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Prediabetes Diet: What to Eat and What to Avoid

In this article, we will discuss what to eat and what to avoid on a prediabetes diet and we will…(continue reading)

When you have prediabetes you need to be especially careful about the food that you eat.

Prediabetes is when your blood sugar, also called glucose, is at an elevated level but slightly lower than diabetes.

It is a preventable and reversible condition, but if left untreated, prediabetes can lead to type 2 diabetes and a number of other health problems.

In this article, we will discuss what to eat and what to avoid on a prediabetes diet and we will also explore other treatment options for prediabetes.

What is prediabetes?

Prediabetes is characterized by high blood sugar levels that are not yet high enough to be diagnosed as type 2 diabetes.

When you have prediabetes, your pancreas is still able to produce some insulin.

However, either your body does not use insulin effectively, a condition called insulin resistance, or your pancreas doesn’t make enough insulin to keep up with the demand, a condition called beta-cell dysfunction.

Thankfully, prediabetes can often be treated and even reversed with lifestyle changes like diet and exercise.

You may not have symptoms if you have prediabetes and if left untreated it can lead to type 2 diabetes and other medical conditions including:

  • Cardiovascular disease
  • Liver damage
  • Eye damage including blindness and vision loss
  • High blood pressure
  • High cholesterol
  • Stroke 
  • Nerve damage called peripheral neuropathy 
  • Damaged blood vessels
  • Chronic kidney disease

How does my diet affect prediabetes?

The way your body makes glucose is determined in part by the type of foods you eat because glucose is absorbed from your stomach into your bloodstream.

When you have prediabetes, your diet can help to lower your blood sugar levels and prevent the progression from prediabetes to diabetes. The prediabetes diet is very similar to the diet that someone with diabetes would follow to help with glycemic control by increasing your insulin sensitivity.

It includes a healthy eating plan with whole grains, fruits, vegetables, lean protein, and healthy fats all being a part of a balanced diet.

Carb counting may also be a part of your prediabetes diet to help you manage your blood sugar levels as carbohydrates are quickly converted into glucose which can cause your blood glucose level to spike.

The goal of the prediabetes diet is to help control blood sugar levels, also called glycemic control.

For these reasons, your diet is important and an unhealthy diet with processed foods, lots of added sweeteners, and unhealthy fats can be a risk factor for developing prediabetes and type 2 diabetes.

It is not the only factor that affects blood sugar levels as other risk factors include being obese, lack of physical activity, stress, family history of diabetes, and certain medical conditions along with several others.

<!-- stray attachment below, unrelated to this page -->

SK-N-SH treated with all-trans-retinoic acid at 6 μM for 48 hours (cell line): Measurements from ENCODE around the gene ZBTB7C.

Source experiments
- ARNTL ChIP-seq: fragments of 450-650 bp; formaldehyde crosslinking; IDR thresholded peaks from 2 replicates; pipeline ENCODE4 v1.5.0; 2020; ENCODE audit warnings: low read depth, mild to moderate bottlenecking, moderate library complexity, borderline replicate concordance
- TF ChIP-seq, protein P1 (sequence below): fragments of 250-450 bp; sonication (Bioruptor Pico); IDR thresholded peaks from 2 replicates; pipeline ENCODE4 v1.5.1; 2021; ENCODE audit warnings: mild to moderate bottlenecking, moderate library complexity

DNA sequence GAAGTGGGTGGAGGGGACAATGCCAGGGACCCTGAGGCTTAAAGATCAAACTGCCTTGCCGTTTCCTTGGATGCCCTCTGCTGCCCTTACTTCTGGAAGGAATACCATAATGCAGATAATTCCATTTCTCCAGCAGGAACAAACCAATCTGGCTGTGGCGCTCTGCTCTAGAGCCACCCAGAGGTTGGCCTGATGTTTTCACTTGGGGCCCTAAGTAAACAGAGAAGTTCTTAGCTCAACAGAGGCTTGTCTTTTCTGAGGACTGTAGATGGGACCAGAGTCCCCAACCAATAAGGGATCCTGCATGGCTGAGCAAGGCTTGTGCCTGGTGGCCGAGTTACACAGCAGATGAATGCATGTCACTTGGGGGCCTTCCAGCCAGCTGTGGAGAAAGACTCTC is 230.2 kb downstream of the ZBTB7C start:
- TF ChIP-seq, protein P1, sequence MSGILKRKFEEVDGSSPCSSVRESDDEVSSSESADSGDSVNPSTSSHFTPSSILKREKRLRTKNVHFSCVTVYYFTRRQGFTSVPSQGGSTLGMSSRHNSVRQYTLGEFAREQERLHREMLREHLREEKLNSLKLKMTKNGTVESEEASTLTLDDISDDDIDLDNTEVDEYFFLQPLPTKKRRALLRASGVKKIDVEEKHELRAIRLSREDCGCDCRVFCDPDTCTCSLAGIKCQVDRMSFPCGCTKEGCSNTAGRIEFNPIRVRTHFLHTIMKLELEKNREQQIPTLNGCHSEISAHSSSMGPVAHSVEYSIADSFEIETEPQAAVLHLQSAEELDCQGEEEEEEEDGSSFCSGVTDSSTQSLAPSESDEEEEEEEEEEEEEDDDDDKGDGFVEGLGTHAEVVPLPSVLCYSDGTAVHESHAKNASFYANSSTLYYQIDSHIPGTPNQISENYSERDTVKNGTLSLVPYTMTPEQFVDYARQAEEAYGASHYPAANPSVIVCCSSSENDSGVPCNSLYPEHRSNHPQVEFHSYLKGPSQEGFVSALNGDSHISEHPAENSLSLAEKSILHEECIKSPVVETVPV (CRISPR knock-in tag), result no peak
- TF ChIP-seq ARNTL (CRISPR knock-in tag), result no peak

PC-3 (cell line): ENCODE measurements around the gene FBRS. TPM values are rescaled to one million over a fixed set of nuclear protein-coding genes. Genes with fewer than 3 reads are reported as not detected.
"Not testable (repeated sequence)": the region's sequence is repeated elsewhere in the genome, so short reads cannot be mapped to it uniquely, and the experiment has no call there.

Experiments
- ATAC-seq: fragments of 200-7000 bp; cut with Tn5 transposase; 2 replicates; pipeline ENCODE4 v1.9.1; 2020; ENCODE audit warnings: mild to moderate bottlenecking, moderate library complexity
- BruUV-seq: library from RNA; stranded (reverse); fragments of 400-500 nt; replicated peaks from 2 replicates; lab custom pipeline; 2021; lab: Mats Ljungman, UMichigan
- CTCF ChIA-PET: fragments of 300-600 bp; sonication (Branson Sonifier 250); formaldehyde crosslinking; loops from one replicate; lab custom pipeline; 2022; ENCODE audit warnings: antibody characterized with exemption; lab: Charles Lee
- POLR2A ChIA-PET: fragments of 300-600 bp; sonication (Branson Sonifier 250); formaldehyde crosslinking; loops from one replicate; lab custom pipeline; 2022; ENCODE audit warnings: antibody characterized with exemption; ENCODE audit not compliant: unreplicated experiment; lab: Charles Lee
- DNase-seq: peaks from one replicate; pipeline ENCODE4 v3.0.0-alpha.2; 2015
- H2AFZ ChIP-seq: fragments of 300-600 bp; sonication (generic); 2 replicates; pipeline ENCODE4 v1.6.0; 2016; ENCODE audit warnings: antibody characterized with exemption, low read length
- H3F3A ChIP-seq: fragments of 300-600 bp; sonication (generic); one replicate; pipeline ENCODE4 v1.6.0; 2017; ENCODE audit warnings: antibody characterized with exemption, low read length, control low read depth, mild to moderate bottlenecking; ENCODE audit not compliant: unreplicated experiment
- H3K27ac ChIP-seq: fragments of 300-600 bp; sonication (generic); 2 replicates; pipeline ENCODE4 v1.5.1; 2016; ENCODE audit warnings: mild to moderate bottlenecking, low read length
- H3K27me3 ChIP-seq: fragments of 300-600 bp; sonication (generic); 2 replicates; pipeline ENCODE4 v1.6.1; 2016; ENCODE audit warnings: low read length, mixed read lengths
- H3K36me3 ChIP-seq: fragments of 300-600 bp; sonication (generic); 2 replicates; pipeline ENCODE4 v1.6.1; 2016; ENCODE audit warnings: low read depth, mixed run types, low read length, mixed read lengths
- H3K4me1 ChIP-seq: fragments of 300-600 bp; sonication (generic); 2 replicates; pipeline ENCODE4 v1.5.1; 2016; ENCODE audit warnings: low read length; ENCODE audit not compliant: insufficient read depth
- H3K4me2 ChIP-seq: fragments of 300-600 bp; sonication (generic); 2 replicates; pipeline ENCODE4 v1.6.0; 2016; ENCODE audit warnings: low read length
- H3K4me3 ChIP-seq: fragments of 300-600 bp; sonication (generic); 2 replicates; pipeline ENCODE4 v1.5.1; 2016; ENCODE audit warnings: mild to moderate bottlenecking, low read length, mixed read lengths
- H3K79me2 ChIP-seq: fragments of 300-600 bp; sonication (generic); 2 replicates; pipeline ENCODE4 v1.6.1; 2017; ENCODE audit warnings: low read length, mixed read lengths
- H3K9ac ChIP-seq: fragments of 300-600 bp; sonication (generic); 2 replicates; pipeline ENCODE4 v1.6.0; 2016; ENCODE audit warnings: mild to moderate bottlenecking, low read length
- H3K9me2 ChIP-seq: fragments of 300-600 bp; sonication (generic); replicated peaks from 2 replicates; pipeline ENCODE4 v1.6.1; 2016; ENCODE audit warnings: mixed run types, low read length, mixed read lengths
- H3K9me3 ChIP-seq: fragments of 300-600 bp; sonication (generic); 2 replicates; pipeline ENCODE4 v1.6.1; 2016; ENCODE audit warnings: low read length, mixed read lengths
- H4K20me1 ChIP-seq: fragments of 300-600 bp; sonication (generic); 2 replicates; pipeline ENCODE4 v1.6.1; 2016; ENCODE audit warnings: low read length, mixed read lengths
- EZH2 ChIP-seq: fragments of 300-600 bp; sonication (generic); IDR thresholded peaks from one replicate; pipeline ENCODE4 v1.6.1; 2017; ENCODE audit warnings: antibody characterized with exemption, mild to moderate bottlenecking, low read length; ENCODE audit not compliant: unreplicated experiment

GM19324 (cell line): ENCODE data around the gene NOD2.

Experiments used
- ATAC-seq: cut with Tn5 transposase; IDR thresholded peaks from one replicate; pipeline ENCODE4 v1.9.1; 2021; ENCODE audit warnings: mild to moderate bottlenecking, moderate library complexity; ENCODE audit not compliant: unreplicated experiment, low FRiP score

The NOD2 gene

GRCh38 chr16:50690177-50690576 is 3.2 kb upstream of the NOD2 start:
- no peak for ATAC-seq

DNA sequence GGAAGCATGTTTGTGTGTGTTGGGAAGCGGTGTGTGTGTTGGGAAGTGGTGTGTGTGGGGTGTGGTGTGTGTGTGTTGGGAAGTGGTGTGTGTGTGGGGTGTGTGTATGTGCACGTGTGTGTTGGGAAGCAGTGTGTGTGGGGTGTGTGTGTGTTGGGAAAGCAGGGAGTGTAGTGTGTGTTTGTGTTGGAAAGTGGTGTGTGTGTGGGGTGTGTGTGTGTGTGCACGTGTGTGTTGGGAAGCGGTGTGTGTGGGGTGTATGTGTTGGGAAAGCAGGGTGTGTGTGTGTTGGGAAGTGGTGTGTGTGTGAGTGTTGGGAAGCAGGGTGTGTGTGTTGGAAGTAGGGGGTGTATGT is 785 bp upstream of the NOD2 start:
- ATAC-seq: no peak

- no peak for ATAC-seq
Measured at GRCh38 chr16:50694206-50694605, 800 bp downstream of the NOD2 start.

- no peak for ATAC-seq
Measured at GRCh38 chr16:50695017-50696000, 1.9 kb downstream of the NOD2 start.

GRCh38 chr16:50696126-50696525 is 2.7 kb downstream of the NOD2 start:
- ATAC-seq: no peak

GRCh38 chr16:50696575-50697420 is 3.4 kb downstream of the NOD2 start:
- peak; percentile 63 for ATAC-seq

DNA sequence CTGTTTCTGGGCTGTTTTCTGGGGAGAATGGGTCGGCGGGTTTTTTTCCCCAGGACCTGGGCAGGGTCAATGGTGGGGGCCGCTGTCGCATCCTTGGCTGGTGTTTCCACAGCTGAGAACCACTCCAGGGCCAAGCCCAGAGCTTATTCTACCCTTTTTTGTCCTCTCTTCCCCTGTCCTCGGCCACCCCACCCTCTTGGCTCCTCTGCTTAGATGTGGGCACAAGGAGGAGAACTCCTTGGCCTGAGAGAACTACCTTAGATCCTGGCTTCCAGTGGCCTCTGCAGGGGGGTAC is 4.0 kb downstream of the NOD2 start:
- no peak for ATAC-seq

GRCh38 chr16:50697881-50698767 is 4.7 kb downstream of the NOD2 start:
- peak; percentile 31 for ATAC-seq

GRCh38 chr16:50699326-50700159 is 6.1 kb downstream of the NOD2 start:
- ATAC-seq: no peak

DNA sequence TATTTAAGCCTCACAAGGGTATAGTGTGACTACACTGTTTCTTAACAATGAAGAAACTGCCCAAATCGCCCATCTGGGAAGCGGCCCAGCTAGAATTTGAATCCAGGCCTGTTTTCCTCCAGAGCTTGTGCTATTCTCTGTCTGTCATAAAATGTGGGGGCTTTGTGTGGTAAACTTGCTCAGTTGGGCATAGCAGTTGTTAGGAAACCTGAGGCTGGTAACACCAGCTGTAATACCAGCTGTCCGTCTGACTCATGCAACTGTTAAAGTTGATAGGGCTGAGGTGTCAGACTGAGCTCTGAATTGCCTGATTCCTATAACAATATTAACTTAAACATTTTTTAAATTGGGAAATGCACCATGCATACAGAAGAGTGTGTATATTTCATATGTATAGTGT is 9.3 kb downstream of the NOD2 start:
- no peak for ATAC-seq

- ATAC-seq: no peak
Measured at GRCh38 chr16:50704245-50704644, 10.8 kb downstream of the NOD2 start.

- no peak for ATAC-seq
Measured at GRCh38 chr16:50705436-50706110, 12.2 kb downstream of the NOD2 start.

Prediabetes can often be treated and even reversed without medication by making lifestyle changes.

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What foods can I eat on a prediabetes diet?

Just as with a diabetes diet, you will want to eat foods that are low on the glycemic index which means they will not cause your blood sugar to spike.

Fiber intake is also helpful as they slow down the absorption of glucose and helps you feel full.

Portion control is also important as eating too much of even healthy foods can cause weight gain which is a risk factor for prediabetes and type 2 diabetes.

You may also want to count your daily carbohydrate intake to help with your glycemic control too. Some specific examples of healthy prediabetes diet foods include:


Choose vegetables that are high in fiber such as leafy greens, broccoli, Brussels sprouts, winter squash, and cauliflower.

Non-starchy vegetables such as tomatoes, onions, peppers, and cucumbers are also good prediabetes diet foods.

Fresh vegetables are always best but if you must buy canned or frozen vegetables read the labels to ensure no sugar was added and that it is low in salt.


Fruits high in fiber such as raspberries, pears, apples, and oranges are good prediabetes diet foods.

You will want to avoid fruits that are high in sugar such as grapes, bananas, and mangoes while also reading any labels so you do not eat more than the correct portion size as fruits can be high in natural sugars.

Dried fruits also tend to be higher in sugar as they are more concentrated.

As with vegetables, fresh fruits are always best, and remember to be cognizant to read the label to make sure there are no added sugars and it is low in sodium.


Whole grains are fiber-rich which will help to keep you full and your blood sugar levels stable.

Whole grains in a prediabetes diet include whole-wheat bread, brown rice, quinoa, oats, and barley.

You will want to avoid white bread and pasta as well as anything made with refined flour.


Legumes are also a good source of protein and high in dietary fiber and examples include beans, peas, soybeans, and lentils.

You can add them to soups and salads or make a vegetarian chili while also helping make you feel more full.

Lean protein

You will want to choose lean protein sources such as grilled chicken or fish, tofu, and eggs.

Fish such as salmon are also rich in omega-3 fatty acids which are also very healthy and have beneficial effects.

Avoid processed meats such as bacon and sausage as well as red meat.